A Lafayette-based investment company, World Tree Financial, has been accused in federal filings of a “cherry-picking” scheme that made big profits for the executives and their friends, but cost other clients money.
The complaint, filed last week by the Securities and Exchange Commission in Lafayette’s federal courthouse, accused the company as well as CEO Wesley Kyle Perkins and his wife and the company’s chief compliance officer, Priscilla Gilmore Perkins, of carrying out the “cherry-picking” scheme between 2011 and 2015.
“They allocated “cherry-picked” winning trades to Perkins’ accounts and to accounts held by some clients, while
allocating losing trades to the accounts held by a disfavored client. In doing so, they breached the fiduciary duties they owed their clients – Perkins took profits for himself and others, while at the same time causing substantial losses for the disfavored client,” the complaint states. “Through this scheme, World Tree and Perkins misled the clients who received the better trades into thinking World Tree and Perkins were better at
managing their money than they really were.”
We left a message on a voice mail for World Tree Financial Wednesday afternoon, but have not received a response.
The complaint, which you can read for yourself by clicking here: World-Tree-SEC-Complaint , alleges that both individuals and their company violated several federal laws that govern how investments are made and investment advisers must conduct themselves.
The allegation is that Wesley Perkins, who oversaw all the firm’s trading, would allocate profitable trades to his accounts and his friends’ accounts, and allocate loser trades to the “disfavored” accounts. According to the complaint, the company would trade through an omnibus trading account held at a brokerage firm, and then allocate purchased to individual clients’ accounts afterward, “generally after the market closed.” That means Perkins was waiting to see if there was a gain on the security’s price during that day, the complaint states.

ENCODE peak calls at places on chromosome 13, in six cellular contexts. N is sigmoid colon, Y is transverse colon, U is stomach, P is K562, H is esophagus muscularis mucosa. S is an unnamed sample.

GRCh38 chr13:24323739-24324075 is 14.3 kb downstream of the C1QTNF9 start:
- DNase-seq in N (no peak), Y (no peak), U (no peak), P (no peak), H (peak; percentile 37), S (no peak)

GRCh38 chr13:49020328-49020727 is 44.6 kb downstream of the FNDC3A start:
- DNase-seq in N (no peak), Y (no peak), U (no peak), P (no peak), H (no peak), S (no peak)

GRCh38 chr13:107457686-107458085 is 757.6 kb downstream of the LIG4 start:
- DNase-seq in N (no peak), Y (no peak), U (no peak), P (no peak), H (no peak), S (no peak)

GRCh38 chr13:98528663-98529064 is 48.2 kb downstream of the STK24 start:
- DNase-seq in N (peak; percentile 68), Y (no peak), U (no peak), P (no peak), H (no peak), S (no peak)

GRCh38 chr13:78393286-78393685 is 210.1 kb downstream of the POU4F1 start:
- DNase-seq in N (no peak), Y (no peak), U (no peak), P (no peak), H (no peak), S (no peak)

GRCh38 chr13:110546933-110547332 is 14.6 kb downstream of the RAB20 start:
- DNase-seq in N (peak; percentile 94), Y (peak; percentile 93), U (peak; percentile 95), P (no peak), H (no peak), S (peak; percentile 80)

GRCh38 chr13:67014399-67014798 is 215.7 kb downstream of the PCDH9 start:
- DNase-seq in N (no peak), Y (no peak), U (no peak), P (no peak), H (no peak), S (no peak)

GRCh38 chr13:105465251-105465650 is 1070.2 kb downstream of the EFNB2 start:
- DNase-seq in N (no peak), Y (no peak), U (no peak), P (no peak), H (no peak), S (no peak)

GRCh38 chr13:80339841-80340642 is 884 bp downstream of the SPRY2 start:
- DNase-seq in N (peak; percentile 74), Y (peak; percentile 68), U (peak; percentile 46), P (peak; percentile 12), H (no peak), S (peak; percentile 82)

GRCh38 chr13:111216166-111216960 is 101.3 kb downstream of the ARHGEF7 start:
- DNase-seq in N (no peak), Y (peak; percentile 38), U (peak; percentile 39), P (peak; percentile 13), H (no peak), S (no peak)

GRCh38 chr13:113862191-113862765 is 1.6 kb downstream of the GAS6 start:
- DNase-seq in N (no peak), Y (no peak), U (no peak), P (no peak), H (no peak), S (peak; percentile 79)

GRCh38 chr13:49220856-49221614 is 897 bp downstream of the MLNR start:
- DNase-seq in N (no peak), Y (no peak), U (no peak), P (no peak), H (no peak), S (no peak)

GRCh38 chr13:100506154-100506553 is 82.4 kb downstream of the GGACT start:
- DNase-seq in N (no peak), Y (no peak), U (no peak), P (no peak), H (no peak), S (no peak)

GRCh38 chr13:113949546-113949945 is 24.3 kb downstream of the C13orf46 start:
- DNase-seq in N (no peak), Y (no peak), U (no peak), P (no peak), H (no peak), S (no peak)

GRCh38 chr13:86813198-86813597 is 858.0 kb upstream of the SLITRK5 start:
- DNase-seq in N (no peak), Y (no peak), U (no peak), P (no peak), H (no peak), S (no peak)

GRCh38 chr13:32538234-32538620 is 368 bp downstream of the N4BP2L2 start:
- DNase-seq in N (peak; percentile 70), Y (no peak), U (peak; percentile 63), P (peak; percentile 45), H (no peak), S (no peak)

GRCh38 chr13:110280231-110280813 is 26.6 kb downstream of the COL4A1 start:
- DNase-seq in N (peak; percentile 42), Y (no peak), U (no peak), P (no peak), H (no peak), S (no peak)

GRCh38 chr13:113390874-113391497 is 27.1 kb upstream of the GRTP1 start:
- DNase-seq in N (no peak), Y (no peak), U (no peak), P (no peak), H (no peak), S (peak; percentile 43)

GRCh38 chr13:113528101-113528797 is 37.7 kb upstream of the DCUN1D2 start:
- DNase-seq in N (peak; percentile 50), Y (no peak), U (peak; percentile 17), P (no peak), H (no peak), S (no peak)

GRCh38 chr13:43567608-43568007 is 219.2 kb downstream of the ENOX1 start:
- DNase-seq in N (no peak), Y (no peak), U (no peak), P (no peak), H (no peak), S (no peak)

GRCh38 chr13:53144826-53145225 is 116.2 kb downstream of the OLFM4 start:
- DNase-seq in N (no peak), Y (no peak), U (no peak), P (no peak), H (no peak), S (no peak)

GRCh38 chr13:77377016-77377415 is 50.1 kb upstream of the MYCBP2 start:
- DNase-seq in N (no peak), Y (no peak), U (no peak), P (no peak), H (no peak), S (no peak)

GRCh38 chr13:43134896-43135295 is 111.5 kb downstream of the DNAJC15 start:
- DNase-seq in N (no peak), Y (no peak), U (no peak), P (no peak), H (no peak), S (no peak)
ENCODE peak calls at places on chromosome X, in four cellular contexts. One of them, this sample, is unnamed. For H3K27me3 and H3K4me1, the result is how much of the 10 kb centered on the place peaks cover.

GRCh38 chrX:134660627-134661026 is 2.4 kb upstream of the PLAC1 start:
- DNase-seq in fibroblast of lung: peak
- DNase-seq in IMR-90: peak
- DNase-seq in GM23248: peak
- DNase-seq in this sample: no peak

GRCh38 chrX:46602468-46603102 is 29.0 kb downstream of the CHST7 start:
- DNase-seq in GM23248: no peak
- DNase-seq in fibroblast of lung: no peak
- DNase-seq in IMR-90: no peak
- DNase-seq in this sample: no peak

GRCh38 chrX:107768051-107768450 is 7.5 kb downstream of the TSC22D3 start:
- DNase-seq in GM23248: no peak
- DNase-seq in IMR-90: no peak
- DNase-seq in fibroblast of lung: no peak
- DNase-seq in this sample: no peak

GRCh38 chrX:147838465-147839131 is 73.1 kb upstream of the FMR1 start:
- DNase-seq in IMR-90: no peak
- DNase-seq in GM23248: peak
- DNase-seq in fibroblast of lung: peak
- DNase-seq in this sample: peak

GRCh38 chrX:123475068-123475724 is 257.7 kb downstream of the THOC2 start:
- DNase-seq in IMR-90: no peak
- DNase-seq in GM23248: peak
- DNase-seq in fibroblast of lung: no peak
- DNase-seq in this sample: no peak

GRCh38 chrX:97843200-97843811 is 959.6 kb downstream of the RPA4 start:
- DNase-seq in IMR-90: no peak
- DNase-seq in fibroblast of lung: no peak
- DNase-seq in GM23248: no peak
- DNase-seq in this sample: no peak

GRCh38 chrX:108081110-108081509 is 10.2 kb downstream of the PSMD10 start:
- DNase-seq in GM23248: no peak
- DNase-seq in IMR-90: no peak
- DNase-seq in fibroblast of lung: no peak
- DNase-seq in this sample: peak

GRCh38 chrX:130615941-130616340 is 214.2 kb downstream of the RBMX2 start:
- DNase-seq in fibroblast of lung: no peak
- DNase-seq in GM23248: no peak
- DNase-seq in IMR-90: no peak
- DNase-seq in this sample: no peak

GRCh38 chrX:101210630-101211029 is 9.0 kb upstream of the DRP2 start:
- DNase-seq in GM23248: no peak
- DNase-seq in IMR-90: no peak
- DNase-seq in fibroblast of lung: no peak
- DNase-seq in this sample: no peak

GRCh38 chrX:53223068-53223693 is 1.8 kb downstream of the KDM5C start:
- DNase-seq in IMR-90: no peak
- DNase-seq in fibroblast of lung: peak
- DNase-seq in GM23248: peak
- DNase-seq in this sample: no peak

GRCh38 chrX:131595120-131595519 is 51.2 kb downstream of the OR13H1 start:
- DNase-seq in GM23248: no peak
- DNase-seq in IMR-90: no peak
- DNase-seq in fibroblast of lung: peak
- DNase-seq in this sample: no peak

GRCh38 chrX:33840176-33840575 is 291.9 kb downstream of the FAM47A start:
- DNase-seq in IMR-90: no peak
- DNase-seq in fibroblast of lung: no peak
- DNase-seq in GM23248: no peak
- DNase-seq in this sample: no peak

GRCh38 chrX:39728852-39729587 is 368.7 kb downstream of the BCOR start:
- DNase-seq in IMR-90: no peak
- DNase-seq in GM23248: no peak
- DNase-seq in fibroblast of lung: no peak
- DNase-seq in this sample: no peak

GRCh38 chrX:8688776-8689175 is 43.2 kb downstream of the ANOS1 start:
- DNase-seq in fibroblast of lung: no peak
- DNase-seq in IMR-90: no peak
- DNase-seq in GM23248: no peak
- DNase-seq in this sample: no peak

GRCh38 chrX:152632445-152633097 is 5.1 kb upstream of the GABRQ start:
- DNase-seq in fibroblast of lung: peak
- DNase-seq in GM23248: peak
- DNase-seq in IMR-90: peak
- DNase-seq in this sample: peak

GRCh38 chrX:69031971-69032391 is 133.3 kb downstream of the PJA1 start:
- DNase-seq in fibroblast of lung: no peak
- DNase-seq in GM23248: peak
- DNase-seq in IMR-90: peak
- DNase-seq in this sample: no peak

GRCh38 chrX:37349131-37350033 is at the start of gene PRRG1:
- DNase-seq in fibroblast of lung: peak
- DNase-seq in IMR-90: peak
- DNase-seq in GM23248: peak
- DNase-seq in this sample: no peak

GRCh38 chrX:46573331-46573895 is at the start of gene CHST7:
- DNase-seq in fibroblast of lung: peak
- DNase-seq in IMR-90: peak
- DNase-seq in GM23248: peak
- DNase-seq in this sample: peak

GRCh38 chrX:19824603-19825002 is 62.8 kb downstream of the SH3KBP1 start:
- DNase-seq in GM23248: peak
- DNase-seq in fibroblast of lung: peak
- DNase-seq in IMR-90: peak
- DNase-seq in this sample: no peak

The SEC also accuses the company of lying to its clients about this.
“The firm’s brochures and other disclosures claimed the trades were being fairly and equitably allocated among the client accounts,” the complaint alleges. “The firm also claimed that Perkins and (Priscilla) Gilmore (Perkins) were not trading in the same securities as World Tree’s clients. These claims were false – Perkins was cherry-picking trades, and he and Gilmore were trading in the same securities as their clients.”
The complaint alleges that World Tree, as of March 2018, was managing more than $54 million for 161 clients. During the time period of the alleged cherry-picking scheme, the firm handled between $40 million and $70 million in client assets, the complaint alleges.
The complaint estimates that the favored accounts saw about $16 million in increased value on trades, while at the same time the disfavored accounts posted losses of $4.46 million.
It also alleges that the brokerage firm handling trades for World Tree terminated its relationship with the company “because it suspected the firm was engaging in cherry-picking.” The broker quit World Tree after asking for documentation of client account allocations – which World Tree allegedly never produced, the complaint states.
According to the complaint, the couple co-founded the company in 2009, and married in 2017. Perkins is a 60 percent owner, and his wife is 40 percent owner. All of the company’s advisory clients are individuals, and none of them are “high net worth individuals,” the complaint states.
In the complaint, the SEC asks that the court to issue a permanent order forbidding World Tree, the Perkinses and any of their employees from violating federal securities laws; to order them to repay all the money their clients lost, including interest; to order them to pay civil penalties; and to oversee the case to be sure the defendants do as the court orders.